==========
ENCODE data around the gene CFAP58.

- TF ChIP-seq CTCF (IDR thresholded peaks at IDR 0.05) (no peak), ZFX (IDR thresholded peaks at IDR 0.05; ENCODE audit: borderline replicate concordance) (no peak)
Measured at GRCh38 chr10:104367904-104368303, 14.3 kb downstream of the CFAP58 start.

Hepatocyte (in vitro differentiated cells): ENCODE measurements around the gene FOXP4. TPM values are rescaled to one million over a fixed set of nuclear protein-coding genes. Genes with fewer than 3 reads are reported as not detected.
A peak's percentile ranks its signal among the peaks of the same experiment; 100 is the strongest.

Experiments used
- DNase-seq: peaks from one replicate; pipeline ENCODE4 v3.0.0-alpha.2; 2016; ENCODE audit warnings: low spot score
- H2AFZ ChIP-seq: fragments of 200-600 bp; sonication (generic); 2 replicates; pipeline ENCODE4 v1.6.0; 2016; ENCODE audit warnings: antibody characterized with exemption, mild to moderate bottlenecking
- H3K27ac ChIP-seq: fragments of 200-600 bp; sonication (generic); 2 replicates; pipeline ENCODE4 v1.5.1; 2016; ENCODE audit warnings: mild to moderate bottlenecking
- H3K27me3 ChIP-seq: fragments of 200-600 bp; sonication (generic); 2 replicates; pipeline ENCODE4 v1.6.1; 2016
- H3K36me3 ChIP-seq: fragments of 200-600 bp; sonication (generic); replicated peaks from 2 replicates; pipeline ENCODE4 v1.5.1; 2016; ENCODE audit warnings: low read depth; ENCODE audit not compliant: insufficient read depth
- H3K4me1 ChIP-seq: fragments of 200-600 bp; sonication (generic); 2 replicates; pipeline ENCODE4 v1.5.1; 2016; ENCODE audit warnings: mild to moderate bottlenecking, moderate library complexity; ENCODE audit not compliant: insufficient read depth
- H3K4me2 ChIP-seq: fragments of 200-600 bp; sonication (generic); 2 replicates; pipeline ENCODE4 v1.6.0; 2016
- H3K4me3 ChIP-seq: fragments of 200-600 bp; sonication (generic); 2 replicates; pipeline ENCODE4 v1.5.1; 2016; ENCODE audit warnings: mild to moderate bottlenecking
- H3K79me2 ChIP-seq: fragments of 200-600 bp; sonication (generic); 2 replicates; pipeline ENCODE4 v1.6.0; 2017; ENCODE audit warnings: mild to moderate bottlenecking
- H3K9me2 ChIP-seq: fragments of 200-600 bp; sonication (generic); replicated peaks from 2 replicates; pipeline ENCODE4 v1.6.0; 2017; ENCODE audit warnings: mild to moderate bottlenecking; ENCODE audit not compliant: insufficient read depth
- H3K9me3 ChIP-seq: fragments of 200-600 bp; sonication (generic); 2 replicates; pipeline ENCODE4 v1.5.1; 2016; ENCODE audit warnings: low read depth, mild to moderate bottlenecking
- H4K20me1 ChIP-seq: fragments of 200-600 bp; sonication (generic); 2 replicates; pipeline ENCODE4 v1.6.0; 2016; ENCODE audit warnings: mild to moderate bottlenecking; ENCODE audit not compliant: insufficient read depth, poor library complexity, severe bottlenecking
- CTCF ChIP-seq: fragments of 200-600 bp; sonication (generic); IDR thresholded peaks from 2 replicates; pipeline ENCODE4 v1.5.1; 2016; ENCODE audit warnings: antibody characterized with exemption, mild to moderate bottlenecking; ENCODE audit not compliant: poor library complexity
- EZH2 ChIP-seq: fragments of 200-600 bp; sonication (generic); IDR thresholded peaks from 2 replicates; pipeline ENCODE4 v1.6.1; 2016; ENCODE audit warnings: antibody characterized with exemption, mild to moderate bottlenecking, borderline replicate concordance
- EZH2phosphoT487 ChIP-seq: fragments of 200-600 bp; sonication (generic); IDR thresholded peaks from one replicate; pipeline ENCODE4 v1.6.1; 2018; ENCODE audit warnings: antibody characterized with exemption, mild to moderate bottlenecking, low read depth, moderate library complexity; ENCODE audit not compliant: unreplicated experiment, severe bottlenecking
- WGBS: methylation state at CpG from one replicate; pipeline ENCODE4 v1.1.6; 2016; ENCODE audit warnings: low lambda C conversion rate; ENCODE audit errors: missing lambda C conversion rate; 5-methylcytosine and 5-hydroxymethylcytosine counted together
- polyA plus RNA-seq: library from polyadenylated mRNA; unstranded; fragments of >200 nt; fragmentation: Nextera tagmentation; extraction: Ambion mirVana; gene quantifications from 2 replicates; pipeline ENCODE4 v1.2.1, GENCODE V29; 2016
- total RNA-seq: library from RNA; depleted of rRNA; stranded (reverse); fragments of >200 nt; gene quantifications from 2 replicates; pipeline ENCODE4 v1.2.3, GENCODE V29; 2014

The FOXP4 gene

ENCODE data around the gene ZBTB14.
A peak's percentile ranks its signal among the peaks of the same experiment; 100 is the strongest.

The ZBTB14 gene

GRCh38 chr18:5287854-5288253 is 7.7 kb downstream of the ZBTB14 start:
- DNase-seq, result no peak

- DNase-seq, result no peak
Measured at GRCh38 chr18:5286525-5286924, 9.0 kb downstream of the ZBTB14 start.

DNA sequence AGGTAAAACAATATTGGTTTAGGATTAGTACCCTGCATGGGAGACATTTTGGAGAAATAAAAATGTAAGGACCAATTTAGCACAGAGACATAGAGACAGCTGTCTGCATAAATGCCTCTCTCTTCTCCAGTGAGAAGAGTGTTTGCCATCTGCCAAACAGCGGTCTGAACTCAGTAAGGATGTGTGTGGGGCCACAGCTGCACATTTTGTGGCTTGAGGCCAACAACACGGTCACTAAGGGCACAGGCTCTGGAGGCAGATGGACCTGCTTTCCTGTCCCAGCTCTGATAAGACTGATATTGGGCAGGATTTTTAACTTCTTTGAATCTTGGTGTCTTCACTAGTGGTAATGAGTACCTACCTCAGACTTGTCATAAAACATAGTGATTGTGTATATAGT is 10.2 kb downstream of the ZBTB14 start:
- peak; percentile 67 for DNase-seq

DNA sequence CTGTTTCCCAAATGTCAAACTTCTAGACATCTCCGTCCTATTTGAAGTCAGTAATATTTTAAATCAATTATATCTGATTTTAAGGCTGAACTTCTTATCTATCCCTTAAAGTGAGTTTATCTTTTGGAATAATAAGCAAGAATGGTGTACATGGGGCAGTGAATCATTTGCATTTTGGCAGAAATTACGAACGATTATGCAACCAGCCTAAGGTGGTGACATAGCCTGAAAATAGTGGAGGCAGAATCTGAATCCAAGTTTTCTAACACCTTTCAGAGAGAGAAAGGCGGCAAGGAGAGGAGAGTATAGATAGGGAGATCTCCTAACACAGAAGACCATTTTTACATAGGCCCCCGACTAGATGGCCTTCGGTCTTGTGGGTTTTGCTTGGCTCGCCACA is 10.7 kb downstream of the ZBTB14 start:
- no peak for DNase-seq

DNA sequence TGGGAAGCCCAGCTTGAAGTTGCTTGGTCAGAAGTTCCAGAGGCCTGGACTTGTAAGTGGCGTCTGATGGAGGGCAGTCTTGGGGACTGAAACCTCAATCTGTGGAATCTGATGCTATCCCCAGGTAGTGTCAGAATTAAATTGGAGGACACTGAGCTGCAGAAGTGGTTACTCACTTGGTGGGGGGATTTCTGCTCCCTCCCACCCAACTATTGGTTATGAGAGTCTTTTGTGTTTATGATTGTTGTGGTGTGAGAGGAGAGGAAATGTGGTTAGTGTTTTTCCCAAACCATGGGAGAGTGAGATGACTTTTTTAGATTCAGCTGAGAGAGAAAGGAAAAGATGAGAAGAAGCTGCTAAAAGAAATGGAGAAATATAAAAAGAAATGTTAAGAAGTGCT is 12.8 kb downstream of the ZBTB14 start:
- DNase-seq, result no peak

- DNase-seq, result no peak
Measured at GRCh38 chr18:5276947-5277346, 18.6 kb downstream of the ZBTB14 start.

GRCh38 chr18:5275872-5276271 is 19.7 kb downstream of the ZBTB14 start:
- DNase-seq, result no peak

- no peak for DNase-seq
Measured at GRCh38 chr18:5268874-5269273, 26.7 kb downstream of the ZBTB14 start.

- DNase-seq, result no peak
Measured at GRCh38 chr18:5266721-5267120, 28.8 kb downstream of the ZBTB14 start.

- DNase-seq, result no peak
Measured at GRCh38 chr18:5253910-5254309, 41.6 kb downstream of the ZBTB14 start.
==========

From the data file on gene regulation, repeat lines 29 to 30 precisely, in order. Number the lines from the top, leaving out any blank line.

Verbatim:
GRCh38 chr18:5287854-5288253 is 7.7 kb downstream of the ZBTB14 start:
- DNase-seq, result no peak